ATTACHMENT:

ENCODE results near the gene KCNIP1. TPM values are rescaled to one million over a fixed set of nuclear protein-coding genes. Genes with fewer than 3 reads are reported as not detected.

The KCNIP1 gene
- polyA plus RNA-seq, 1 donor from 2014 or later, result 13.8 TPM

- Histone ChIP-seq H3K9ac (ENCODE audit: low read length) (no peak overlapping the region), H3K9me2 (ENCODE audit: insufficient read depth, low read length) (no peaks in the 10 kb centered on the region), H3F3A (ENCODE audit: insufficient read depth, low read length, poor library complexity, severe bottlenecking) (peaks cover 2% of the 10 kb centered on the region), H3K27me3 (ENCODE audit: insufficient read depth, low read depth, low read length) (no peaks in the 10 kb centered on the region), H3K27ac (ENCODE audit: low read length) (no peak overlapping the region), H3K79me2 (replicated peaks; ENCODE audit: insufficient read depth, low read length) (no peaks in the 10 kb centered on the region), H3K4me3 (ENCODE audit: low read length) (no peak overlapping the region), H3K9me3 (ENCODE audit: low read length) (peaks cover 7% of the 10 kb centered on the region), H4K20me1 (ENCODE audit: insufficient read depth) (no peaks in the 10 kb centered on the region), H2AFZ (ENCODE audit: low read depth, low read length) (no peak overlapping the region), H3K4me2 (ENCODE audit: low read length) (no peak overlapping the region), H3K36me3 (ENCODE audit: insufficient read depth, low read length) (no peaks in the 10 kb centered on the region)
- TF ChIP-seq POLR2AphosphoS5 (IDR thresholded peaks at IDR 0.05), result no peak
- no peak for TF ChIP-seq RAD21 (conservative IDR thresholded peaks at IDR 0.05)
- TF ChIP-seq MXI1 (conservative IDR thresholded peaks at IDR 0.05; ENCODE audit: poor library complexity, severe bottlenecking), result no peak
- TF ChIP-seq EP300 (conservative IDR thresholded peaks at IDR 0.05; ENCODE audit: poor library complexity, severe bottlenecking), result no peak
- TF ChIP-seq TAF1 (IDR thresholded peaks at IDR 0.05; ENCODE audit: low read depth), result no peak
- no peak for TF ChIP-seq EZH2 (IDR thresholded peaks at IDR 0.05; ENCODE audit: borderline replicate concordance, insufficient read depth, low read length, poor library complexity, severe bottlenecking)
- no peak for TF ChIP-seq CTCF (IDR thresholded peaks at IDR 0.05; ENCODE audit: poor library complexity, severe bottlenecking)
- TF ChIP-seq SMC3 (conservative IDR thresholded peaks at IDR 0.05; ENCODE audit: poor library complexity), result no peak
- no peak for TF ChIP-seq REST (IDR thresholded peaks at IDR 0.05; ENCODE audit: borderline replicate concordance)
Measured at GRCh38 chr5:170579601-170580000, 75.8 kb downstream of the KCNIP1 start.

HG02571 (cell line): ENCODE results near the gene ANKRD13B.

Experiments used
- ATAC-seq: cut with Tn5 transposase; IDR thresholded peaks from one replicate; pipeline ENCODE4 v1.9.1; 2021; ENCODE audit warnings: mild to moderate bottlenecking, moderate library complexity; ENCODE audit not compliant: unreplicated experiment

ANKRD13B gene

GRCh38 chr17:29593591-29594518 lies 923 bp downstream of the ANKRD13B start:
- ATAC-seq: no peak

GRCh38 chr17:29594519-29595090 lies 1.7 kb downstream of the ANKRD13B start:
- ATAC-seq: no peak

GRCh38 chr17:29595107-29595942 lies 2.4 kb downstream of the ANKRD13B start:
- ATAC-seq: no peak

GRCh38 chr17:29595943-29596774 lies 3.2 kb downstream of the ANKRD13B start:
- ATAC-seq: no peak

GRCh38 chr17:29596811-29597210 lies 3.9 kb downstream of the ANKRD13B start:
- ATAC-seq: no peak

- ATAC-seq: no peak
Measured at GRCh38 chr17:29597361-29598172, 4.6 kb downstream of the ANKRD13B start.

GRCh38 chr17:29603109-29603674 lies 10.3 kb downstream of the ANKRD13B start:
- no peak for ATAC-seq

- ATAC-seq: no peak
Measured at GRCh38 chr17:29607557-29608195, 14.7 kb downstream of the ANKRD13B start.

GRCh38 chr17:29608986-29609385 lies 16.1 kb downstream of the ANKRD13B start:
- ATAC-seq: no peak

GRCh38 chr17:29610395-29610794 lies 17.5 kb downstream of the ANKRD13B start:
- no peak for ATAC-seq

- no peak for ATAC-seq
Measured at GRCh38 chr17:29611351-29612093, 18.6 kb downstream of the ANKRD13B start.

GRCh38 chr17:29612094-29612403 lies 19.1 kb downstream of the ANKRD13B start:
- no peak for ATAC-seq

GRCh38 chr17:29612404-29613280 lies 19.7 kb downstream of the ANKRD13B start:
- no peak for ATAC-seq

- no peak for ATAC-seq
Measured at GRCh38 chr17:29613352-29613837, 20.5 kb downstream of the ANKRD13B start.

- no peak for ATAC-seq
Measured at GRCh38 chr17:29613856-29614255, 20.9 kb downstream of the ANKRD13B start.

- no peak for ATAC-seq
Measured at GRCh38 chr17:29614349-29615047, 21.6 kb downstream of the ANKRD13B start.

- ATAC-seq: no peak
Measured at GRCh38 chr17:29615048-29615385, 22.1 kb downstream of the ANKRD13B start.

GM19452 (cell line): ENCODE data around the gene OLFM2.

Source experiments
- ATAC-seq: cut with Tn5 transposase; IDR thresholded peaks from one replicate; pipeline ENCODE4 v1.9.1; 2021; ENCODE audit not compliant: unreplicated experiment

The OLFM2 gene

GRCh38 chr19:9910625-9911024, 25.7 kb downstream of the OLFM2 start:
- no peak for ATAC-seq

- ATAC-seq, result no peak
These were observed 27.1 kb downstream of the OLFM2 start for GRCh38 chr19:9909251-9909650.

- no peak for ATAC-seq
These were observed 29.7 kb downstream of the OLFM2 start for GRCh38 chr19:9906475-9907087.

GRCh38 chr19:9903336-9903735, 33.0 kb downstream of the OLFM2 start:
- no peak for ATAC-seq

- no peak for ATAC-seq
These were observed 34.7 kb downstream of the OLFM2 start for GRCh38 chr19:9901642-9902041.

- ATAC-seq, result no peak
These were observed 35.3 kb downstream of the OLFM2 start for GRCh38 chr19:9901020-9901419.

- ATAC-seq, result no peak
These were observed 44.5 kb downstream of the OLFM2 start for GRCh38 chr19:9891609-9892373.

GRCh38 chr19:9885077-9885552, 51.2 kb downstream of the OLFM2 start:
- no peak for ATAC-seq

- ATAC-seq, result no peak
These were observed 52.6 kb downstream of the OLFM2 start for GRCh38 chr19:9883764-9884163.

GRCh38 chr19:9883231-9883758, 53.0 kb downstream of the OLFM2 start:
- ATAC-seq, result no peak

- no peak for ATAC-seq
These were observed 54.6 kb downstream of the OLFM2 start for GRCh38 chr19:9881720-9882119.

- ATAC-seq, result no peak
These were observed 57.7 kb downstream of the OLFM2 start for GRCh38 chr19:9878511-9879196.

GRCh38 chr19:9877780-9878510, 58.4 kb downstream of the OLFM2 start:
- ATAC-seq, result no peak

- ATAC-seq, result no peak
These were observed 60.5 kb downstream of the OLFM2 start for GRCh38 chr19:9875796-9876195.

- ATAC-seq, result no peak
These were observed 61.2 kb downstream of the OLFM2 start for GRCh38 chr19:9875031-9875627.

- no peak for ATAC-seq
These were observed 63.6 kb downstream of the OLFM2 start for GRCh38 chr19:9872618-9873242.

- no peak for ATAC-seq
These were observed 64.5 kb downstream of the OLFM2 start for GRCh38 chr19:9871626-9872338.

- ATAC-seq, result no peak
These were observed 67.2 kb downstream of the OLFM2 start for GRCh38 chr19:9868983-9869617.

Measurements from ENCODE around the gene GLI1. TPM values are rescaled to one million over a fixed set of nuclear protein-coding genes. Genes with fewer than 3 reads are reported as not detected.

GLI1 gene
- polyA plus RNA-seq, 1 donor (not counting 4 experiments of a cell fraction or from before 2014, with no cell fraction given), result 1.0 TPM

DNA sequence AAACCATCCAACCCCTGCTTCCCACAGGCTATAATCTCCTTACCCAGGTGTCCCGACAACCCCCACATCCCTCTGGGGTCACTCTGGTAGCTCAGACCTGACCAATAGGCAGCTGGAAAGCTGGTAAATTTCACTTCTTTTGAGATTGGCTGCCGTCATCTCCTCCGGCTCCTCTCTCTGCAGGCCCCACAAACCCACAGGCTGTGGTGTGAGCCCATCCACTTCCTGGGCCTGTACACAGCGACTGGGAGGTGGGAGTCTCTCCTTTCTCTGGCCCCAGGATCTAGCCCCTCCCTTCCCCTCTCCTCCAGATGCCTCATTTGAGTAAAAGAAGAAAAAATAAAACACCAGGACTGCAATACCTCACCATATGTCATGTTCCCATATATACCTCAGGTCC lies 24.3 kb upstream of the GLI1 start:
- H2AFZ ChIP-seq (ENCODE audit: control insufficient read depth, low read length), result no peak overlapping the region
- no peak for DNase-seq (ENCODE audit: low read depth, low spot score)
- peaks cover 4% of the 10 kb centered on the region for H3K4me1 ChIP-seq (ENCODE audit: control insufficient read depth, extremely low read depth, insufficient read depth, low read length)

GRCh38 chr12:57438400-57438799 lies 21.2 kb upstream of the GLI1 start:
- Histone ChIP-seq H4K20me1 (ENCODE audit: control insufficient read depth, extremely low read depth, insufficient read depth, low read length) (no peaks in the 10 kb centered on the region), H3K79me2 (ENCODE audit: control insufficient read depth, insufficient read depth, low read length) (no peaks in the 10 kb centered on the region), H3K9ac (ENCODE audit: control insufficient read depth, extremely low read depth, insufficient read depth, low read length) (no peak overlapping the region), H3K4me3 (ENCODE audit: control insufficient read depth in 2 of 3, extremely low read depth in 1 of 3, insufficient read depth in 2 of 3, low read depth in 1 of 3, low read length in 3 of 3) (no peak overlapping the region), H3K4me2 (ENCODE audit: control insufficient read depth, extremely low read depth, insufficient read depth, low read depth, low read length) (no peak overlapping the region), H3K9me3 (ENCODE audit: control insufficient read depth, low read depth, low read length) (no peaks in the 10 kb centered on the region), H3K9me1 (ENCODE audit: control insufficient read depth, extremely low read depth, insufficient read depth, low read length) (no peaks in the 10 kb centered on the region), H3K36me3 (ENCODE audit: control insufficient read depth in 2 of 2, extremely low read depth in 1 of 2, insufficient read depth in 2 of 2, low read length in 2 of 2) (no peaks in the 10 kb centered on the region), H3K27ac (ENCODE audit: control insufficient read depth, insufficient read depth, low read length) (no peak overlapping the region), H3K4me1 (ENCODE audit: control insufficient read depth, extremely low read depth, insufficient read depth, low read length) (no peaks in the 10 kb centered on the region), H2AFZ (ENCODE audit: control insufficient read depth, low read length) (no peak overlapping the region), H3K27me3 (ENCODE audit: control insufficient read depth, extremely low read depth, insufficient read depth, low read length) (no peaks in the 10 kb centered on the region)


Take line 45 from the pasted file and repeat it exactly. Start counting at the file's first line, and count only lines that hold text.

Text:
- no peak for ATAC-seq